Spatial and temporal variations in plant Water Use Efficiency inferred from tree-ring, eddy covariance and atmospheric observations
Earth System Dynamics Discussions
Plant Water Use Efficiency (<i>WUE</i>), which is the ratio of the uptake of carbon dioxide through photosynthesis to the loss of water through transpiration, is a very useful metric of the functioning of the land biosphere. <i>WUE</i> is expected to increase with atmospheric CO<sub>2</sub>, but to decline with increasing atmospheric evaporative demand – which can arise from increases in near-surface temperature or decreases in relative humidity. We have used Δ<sup>13</sup>C measurements from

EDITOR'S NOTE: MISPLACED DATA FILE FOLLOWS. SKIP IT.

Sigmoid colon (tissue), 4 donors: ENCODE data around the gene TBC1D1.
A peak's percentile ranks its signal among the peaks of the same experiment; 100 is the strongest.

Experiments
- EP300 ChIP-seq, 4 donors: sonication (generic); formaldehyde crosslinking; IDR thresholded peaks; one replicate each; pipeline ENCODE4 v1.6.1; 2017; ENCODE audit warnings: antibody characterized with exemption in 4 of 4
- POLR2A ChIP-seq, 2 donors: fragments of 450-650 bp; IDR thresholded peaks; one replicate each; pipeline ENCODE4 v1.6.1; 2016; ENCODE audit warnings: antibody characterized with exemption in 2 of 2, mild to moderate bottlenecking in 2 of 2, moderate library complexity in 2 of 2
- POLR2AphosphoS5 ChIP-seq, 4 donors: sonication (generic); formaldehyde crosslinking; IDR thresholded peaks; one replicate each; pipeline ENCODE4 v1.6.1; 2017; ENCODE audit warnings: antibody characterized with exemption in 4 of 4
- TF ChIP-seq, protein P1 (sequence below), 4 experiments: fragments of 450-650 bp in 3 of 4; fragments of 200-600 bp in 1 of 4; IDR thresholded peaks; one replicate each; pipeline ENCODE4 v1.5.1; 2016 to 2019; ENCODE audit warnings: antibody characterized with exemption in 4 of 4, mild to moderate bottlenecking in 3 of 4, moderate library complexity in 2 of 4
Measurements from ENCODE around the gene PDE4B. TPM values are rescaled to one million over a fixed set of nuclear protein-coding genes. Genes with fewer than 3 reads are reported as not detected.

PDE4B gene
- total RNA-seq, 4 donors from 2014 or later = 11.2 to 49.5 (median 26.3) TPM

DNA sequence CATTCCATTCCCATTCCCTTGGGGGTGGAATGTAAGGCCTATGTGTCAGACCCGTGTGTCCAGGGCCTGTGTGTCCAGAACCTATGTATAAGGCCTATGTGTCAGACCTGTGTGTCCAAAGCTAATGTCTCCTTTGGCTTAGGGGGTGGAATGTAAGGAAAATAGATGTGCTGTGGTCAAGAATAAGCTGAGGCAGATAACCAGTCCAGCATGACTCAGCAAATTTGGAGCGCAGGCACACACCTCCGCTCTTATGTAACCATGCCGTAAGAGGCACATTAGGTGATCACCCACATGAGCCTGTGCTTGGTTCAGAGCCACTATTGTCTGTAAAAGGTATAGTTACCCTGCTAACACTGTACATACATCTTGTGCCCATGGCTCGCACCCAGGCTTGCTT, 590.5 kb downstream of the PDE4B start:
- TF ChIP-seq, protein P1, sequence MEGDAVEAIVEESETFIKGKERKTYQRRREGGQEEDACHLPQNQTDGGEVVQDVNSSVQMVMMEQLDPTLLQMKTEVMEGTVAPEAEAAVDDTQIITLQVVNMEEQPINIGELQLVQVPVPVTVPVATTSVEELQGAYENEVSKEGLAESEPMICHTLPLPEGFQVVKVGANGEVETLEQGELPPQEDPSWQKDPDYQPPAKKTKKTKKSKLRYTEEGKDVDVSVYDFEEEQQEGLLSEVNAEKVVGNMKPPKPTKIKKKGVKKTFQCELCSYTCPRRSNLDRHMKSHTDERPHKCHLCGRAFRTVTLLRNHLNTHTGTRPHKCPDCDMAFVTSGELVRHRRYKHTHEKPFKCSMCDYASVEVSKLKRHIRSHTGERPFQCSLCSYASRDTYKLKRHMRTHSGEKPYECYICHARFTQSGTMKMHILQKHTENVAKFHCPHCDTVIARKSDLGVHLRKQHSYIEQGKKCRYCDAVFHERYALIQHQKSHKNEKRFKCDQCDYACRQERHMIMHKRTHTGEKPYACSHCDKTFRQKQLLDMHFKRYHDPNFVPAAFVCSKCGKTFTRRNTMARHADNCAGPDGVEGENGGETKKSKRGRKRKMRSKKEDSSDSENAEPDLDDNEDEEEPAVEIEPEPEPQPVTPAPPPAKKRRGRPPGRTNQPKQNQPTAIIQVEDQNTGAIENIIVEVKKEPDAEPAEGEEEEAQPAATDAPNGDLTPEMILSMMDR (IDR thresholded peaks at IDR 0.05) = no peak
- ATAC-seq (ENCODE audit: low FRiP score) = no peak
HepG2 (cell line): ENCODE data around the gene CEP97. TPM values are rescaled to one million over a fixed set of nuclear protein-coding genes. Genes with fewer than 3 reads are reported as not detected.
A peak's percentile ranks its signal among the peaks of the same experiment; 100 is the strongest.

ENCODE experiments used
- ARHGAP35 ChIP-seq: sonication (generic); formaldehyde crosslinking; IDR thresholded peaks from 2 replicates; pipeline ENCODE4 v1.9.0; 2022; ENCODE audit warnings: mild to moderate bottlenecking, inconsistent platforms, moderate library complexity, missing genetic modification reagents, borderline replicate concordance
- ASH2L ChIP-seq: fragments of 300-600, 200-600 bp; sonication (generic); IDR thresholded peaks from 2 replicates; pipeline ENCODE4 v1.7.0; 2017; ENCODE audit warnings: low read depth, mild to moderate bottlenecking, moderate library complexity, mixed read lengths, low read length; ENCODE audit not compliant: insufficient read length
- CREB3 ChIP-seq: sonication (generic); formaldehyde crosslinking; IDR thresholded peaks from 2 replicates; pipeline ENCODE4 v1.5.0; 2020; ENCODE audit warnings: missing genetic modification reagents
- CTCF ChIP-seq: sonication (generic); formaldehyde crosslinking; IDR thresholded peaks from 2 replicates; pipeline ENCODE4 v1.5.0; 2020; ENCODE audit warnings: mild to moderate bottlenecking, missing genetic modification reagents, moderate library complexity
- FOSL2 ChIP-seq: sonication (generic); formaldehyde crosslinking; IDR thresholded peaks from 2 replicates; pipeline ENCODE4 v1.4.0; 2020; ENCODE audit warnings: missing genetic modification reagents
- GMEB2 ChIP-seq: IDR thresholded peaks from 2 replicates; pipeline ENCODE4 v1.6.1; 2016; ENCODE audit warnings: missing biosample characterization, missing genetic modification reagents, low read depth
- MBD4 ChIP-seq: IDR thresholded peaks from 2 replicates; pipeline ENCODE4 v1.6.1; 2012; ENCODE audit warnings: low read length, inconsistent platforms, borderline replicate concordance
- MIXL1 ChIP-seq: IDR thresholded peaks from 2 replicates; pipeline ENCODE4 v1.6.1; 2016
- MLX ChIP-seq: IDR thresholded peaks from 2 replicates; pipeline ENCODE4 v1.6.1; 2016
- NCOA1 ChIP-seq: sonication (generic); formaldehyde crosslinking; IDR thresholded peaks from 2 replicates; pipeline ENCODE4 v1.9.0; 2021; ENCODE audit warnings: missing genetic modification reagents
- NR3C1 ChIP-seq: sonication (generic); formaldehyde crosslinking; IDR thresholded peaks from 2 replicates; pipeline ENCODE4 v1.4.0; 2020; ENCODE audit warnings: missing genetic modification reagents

... measurements from tree-rings, along with eddy-covariance measurements from Fluxnet sites, to estimate the sensitivities of <i>WUE</i> to changes in CO<sub>2</sub> and atmospheric humidity deficit. This enables us to reconstruct fractional changes in <i>WUE</i>, based on changes in atmospheric climate and CO<sub>2</sub>, for the entire period of the instrumental global climate record. We estimate that overall <i>WUE</i> increased from 1900 to 2010 by 48 ± 22 %, which is more than double that simulated by the latest Earth System Models. This long-term trend is largely driven by increases in CO<sub>2</sub>, but significant inter-annual variability and regional differences are evident due to variations in temperature and relative humidity. There are several highly populated regions, such as Western Europe and East Asia, where the rate of increase of <i>WUE</i> has declined sharply in the last two decades.